Course Hero. "To Kill a Mockingbird Study Guide." Course Hero. 2 Sep. 2016. Web. 22 Jan. 2019. <https://www.coursehero.com/lit/To-Kill-a-Mockingbird/>.
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(Course Hero, 2016)
Course Hero. "To Kill a Mockingbird Study Guide." September 2, 2016. Accessed January 22, 2019. https://www.coursehero.com/lit/To-Kill-a-Mockingbird/.
Course Hero, "To Kill a Mockingbird Study Guide," September 2, 2016, accessed January 22, 2019, https://www.coursehero.com/lit/To-Kill-a-Mockingbird/.
Professor Bradley Greenburg from Northeastern Illinois University explains Chapter 25 in Harper Lee's novel To Kill a Mockingbird.
On the way to Helen Robinson's to inform her of Tom's death, Atticus and Calpurnia come upon Jem and Dill, who are just returning from swimming, and the boys accompany them. Later the boys relay the details to Scout, telling her that upon hearing the news about her husband, Helen Robinson crumpled in a heap.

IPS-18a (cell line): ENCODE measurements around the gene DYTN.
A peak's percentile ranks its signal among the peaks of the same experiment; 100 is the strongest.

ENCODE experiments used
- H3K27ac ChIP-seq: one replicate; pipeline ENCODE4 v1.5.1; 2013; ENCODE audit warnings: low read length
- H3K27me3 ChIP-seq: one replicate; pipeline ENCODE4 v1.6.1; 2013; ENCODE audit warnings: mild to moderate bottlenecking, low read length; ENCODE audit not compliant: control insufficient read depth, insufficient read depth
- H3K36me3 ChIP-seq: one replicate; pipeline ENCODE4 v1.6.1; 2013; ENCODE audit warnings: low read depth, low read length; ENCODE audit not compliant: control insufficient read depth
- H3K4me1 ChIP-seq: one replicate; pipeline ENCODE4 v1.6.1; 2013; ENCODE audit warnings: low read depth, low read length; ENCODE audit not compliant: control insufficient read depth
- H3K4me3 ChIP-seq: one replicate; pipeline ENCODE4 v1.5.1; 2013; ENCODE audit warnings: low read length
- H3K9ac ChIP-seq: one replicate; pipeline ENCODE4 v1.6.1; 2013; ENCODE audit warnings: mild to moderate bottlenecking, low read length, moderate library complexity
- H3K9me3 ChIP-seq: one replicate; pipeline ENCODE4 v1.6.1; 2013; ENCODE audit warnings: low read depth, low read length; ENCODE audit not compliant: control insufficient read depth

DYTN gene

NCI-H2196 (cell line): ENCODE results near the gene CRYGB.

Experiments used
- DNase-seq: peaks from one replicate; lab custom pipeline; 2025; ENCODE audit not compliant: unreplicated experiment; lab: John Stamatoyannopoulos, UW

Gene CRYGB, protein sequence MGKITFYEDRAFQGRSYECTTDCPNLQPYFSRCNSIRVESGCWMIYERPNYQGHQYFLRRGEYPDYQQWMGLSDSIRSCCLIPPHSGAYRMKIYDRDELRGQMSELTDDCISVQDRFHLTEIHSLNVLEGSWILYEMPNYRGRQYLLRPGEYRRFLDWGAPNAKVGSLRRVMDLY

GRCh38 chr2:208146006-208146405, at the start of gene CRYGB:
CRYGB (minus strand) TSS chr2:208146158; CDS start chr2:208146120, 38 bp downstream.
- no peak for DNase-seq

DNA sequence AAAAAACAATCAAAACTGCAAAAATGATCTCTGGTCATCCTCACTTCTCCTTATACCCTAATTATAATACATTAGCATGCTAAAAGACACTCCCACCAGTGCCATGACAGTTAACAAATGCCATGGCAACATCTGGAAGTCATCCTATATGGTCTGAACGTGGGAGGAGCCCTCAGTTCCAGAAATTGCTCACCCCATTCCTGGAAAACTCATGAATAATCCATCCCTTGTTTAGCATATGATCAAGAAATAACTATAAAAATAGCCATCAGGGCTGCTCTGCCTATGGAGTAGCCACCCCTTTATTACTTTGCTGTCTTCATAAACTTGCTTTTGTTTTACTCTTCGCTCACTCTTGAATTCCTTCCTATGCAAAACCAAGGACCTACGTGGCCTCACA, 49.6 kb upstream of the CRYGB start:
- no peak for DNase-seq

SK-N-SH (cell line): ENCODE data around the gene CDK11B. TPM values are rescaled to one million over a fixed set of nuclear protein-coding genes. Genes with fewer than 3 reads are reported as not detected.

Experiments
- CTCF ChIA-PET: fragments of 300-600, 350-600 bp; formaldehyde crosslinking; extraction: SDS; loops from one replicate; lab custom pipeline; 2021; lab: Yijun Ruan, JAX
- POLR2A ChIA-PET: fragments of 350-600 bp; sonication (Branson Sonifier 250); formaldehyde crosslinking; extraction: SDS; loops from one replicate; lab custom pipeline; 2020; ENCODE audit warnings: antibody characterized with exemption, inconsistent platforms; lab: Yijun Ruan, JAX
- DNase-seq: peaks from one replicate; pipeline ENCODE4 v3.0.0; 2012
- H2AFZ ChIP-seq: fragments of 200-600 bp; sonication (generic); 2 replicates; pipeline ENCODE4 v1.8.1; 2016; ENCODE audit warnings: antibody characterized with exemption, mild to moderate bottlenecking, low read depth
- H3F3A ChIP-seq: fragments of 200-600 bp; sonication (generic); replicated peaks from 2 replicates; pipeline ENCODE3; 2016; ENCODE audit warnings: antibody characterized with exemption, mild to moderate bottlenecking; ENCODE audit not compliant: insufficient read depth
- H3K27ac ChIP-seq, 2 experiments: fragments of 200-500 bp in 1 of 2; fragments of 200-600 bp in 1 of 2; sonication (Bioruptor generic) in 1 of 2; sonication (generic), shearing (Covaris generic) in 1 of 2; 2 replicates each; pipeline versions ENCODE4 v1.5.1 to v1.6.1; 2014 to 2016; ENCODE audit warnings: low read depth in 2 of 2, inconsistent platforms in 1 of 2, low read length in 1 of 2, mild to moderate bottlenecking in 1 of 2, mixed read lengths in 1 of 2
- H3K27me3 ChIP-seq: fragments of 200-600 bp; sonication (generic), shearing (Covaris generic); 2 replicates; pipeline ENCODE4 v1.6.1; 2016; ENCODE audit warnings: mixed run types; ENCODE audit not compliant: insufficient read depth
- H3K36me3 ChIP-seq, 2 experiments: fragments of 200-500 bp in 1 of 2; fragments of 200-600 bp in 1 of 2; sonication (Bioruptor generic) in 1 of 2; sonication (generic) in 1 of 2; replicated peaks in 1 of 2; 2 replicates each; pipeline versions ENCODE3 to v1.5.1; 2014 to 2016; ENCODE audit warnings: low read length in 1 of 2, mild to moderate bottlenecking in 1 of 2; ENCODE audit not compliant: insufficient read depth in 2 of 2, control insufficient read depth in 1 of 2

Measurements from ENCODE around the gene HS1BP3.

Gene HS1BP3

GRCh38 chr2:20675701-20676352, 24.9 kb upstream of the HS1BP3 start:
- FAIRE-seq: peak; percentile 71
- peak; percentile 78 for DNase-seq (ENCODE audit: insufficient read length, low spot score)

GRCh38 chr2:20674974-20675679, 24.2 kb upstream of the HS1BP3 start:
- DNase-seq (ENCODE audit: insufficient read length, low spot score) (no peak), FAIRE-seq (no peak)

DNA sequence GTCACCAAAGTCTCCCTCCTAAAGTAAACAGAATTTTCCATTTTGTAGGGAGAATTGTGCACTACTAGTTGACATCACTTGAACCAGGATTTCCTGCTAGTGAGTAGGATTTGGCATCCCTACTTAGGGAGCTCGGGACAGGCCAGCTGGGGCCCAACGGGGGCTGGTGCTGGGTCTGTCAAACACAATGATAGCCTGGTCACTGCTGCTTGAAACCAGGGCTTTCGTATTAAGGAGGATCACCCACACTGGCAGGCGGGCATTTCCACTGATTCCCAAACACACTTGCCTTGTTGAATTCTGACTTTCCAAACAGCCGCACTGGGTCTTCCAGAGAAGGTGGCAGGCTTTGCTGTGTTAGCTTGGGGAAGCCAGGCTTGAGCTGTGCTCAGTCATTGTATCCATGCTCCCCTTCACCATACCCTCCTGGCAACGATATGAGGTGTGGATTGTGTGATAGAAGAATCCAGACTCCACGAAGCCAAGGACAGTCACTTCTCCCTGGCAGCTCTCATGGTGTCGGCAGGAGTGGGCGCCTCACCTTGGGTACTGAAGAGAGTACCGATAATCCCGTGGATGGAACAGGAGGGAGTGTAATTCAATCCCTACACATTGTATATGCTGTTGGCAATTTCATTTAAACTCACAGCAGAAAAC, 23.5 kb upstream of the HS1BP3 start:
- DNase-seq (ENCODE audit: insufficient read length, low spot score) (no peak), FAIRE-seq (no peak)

The news of Tom's death spreads like wildfire through Maycomb. Some people say Tom's poorly planned escape is typical of a black man's behavior. Others criticize him posthumously for the inability to wait to see the outcome of Atticus's appeal. In an editorial Braxton Underwood, the publisher of The Maycomb Tribune, says it's a sin to kill cripples, likening Tom's death to the "senseless slaughter of songbirds." In contrast, when Bob Ewell learns of Tom's death, he says, "one down and about two more to go."
Bob Ewell's threatening comment following news of Tom Robinson's death foreshadows trouble. The townspeople's various reactions to Tom's death reinforce just how prejudiced the town is, but when Braxton Underwood's editorial compares Tom to a songbird, there seems to be hope for change.